Among the best present aspects of that versatility are truly superb triggers. These come in two broad categories: “Conventional,” which consists of the time-honored components (trigger, disconnector, hammer, their associated springs and pins) and, more recently, the module/cassette/cartridge type, where all the trigger components are assembled into a housing, and quite literally “drop-in” to your lower.
Before the fistfights start: Both types can yield superb results. While perfection is an arguable ideal—single- vs. two-stage, for instance—the edge in outright options remains with the original, and kits from the likes of Geissele, Jard, Hiperfire and ALG ought to satisfy almost any taste or requirement. But for simplicity (and still-outstanding performance), the cartridge types are tough to beat. (See for instance, First Gear’s look at the Rise Armament RA-535.)
And that’s where we get to the pins that hold—or don’t hold—either type in your rifle. Granted, there are lots of ways to prevent such “walking,” though not many of those fixes are willingly applied to firearms: They bring methods and/or tools that don’t adapt well to the field, and especially the battlefield. The decades-old solution is grooved or notched pins—spring legs fit in these indentations on the circumference of the pin to keep them just where they’re needed.
The trouble starts when rifles get down the road a little: Tiny variations in tolerances or old-fashioned wear can mean springs aren’t up to the retention job anymore. High round-count and military users, or others fortunate enough to have a Class III “M” variant have long known how hard use will walk pins out too. Better a tool or two than a “down” rifle? You betcha.
Well, cue the triumphant theme: Enter “anti-walk” pins.
If you want simple, inexpensive, reliable and utterly free of rocket science, JP Enterprises puts the hammer down, so to speak, on pin escapes. Ever so slightly over-sized and molybdenum impregnated for reduced friction, they put a hex head screw at either end of both pins. We hear tell of the occasional hammer pivot hole needing to be reamed to accommodate JPs, but haven’t encountered this ourselves over the course of many installations. We like these for “ground-up” builds, and also in older lowers where pins may be sloppy.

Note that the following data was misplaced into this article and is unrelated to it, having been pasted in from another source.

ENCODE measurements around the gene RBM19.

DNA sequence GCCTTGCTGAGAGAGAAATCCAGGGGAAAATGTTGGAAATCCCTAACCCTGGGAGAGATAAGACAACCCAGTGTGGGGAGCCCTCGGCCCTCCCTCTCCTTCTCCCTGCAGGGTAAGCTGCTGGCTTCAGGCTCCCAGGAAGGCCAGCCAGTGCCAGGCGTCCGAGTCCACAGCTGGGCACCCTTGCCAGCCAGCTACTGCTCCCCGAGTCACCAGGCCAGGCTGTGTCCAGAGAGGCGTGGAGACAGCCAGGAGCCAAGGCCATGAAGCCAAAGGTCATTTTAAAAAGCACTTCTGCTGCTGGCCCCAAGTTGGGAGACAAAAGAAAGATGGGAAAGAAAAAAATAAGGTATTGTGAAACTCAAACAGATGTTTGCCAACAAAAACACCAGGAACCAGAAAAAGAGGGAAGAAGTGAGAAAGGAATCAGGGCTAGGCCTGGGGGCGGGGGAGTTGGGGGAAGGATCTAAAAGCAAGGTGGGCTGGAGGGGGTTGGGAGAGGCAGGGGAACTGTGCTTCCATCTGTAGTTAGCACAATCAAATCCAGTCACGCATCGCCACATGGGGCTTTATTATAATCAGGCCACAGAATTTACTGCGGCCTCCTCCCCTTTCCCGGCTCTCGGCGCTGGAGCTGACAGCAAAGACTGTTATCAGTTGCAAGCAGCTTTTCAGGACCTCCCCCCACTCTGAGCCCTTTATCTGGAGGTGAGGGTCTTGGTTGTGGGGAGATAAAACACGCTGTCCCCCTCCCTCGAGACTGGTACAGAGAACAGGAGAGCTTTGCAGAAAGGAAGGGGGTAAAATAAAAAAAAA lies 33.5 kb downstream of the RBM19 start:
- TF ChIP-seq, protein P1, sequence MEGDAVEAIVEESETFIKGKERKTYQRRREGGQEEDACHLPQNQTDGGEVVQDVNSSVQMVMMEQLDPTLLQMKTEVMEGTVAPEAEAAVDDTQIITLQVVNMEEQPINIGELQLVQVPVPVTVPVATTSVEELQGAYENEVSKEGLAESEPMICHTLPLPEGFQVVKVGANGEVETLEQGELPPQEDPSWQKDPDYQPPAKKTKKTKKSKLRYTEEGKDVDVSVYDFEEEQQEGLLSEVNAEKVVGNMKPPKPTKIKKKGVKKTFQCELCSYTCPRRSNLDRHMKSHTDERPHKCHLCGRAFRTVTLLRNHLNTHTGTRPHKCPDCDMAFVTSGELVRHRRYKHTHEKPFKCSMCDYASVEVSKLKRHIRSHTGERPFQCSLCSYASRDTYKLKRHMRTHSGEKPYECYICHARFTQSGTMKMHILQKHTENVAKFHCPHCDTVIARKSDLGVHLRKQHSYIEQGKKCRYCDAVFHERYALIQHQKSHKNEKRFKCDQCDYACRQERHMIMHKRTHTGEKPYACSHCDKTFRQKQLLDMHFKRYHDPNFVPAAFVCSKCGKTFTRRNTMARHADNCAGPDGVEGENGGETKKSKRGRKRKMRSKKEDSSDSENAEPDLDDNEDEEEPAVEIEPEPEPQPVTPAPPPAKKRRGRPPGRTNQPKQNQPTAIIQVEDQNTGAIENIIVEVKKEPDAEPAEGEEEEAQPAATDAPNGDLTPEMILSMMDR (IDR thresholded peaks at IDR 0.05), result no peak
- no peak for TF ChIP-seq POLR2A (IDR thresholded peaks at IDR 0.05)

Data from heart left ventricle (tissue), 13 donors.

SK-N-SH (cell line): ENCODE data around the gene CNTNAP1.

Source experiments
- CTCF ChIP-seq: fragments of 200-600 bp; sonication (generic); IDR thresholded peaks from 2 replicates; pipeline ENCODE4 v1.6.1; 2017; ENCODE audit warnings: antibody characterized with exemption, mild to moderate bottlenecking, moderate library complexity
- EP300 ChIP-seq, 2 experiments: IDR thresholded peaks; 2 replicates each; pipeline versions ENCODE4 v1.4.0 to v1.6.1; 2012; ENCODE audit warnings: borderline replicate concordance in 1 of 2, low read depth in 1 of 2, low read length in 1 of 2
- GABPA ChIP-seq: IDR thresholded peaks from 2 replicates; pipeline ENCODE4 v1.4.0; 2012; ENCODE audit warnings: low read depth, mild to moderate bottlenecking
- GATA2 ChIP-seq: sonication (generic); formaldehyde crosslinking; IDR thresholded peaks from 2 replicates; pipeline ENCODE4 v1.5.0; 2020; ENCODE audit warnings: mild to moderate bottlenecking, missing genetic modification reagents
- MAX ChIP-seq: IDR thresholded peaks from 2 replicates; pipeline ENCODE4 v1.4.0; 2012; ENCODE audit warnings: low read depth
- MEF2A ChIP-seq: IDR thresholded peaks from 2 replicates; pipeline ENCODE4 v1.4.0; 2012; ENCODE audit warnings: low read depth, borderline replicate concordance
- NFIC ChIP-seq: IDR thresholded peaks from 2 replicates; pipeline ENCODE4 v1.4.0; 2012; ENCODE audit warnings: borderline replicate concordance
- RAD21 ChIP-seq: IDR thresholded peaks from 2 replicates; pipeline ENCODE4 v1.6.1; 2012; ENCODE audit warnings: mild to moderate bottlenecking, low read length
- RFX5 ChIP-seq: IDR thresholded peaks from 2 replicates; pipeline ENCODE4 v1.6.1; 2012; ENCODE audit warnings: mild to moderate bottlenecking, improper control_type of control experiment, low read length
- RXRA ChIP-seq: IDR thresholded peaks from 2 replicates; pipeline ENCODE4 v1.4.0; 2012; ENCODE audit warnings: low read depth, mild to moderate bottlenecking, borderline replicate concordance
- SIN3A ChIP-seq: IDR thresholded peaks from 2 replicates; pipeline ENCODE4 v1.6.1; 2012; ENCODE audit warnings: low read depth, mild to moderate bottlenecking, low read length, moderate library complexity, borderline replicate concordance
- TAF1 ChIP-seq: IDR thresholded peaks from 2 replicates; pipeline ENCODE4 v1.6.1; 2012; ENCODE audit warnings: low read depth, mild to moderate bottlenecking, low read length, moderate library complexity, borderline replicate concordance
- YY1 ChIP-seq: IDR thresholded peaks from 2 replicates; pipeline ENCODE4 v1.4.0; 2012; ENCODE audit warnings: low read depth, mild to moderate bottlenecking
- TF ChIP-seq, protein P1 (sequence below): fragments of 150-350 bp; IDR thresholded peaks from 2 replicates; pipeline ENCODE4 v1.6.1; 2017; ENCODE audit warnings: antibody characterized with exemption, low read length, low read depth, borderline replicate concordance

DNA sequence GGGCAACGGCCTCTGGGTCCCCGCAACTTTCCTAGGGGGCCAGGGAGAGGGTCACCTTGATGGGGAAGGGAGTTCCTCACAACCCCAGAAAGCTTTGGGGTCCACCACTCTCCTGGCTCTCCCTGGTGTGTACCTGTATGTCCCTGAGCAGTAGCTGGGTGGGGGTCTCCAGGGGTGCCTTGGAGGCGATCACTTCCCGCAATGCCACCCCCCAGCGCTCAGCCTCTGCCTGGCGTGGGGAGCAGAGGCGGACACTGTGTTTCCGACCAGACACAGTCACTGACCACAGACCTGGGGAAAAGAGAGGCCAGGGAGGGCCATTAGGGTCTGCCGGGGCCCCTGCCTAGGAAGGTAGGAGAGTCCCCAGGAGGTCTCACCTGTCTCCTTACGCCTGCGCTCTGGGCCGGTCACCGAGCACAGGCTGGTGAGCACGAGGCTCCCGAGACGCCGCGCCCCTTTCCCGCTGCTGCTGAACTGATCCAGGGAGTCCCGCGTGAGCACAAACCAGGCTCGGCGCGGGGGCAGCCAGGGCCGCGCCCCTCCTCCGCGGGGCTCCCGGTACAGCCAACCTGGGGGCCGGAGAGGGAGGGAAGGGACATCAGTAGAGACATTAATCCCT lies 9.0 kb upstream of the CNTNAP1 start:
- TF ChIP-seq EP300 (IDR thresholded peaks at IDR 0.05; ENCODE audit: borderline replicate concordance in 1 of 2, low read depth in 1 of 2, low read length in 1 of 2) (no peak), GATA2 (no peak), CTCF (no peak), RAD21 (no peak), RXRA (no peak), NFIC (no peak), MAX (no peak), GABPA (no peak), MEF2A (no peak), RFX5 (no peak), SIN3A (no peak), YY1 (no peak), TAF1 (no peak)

Slightly more expensive, but with a couple of “adds” we like are the Gen 2 Mod 2 Non-Rotating pins from KNS Precision. The install of these is a little more complex, though KNS provides all the tools you’ll need (except a vice block for your MSR lower) and a right-on-the-money video detailing installation. Don’t get ahead of yourself either: Their method is so well documented that you’ll see you don’t have to remove anything but the pins—your trigger, hammer, etc., stay in your lower. We slightly prefer this kit for MSRs or ARs that have been, or which you expect, to shoot a lot: This system does not allow the (harder) steel pins to rotate in the holes of the (softer) aluminum lower, and reduces the likelihood of those holes getting wallowed out over time, or through very hard short-duration use.
Cartridge trigger systems re-enter our thinking here, though for a perhaps unexpected reason: Pin “proxies” inside the housing are what hold them together and allow for mounting in the lower. The usual retentive pressure of the springs on the hammer and trigger pins is therefore absent. Friction-fit is all that’s left to hold the trigger works inside your lower. Ergo, we’ve seen many an unhelpful migration of otherwise-adequate pins right out of the lower simply from laying the rifle down on its side. No imagination is needed to see how this is a problem.
Whatever trigger system you prefer, there’s another advantage of a workaday sort to anti-walk pins. While there’s no reason to hate on regular pins, it’s still easy to find inconvenient variations in examples from different sources—hardly a surprise. But when you put in a set of the high-precision JPs or KNSs, you generally reduce a self-describing phenomenon called hammer-wobble. Smoother, more mechanically “erect” geometry is the result of replacing those lesser pins: If not exactly lighter, your trigger function still gets more consistent in a readily discernable way.
That’s a bargain in itself, to say nothing of avoiding a random parts dump when you least want or expect it.